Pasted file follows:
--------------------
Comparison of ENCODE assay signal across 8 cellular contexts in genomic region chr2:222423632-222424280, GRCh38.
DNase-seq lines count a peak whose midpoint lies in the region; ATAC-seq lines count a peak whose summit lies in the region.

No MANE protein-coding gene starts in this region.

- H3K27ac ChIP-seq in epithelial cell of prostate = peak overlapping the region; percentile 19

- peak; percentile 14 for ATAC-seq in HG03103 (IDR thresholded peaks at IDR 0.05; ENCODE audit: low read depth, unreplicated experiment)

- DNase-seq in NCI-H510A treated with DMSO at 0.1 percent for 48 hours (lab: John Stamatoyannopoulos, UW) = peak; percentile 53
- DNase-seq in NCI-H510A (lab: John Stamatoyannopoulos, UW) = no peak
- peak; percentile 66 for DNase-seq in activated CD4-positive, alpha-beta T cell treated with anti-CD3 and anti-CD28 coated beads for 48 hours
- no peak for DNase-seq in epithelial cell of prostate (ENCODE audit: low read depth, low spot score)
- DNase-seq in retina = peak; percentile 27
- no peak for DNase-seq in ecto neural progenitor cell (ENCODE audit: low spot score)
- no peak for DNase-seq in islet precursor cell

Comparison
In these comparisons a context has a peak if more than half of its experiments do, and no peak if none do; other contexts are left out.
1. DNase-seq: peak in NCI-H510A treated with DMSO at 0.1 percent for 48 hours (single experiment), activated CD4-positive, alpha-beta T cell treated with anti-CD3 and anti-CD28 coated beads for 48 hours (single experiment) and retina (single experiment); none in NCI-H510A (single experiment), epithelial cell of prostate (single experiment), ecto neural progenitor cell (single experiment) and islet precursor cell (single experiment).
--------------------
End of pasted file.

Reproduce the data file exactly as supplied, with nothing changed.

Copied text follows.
Comparison of ENCODE assay signal across 8 cellular contexts in genomic region chr2:222423632-222424280, GRCh38.
DNase-seq lines count a peak whose midpoint lies in the region; ATAC-seq lines count a peak whose summit lies in the region.

No MANE protein-coding gene starts in this region.

- H3K27ac ChIP-seq in epithelial cell of prostate = peak overlapping the region; percentile 19

- peak; percentile 14 for ATAC-seq in HG03103 (IDR thresholded peaks at IDR 0.05; ENCODE audit: low read depth, unreplicated experiment)

- DNase-seq in NCI-H510A treated with DMSO at 0.1 percent for 48 hours (lab: John Stamatoyannopoulos, UW) = peak; percentile 53
- DNase-seq in NCI-H510A (lab: John Stamatoyannopoulos, UW) = no peak
- peak; percentile 66 for DNase-seq in activated CD4-positive, alpha-beta T cell treated with anti-CD3 and anti-CD28 coated beads for 48 hours
- no peak for DNase-seq in epithelial cell of prostate (ENCODE audit: low read depth, low spot score)
- DNase-seq in retina = peak; percentile 27
- no peak for DNase-seq in ecto neural progenitor cell (ENCODE audit: low spot score)
- no peak for DNase-seq in islet precursor cell

Comparison
In these comparisons a context has a peak if more than half of its experiments do, and no peak if none do; other contexts are left out.
1. DNase-seq: peak in NCI-H510A treated with DMSO at 0.1 percent for 48 hours (single experiment), activated CD4-positive, alpha-beta T cell treated with anti-CD3 and anti-CD28 coated beads for 48 hours (single experiment) and retina (single experiment); none in NCI-H510A (single experiment), epithelial cell of prostate (single experiment), ecto neural progenitor cell (single experiment) and islet precursor cell (single experiment).